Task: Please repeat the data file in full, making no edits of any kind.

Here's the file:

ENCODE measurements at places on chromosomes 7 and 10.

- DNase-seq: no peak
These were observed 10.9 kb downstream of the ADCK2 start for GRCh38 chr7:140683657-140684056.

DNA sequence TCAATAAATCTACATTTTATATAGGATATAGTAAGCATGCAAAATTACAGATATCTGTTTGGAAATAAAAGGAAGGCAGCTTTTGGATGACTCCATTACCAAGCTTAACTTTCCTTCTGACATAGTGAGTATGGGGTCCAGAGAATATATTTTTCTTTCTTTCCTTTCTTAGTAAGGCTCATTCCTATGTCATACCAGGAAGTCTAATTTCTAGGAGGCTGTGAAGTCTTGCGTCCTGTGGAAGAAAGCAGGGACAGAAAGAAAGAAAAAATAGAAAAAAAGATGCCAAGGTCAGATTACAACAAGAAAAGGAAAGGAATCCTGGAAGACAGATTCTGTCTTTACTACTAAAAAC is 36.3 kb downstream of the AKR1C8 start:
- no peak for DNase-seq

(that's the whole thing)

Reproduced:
ENCODE measurements at places on chromosomes 7 and 10.

- DNase-seq: no peak
These were observed 10.9 kb downstream of the ADCK2 start for GRCh38 chr7:140683657-140684056.

DNA sequence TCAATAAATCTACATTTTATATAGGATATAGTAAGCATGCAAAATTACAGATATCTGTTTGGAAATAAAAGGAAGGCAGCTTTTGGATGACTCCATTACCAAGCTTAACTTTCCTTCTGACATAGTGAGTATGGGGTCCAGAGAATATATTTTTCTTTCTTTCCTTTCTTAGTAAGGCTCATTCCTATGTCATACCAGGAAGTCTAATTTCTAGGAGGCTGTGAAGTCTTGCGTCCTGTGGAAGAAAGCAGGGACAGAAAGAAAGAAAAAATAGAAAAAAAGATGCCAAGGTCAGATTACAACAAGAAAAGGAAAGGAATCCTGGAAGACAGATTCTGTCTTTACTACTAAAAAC is 36.3 kb downstream of the AKR1C8 start:
- no peak for DNase-seq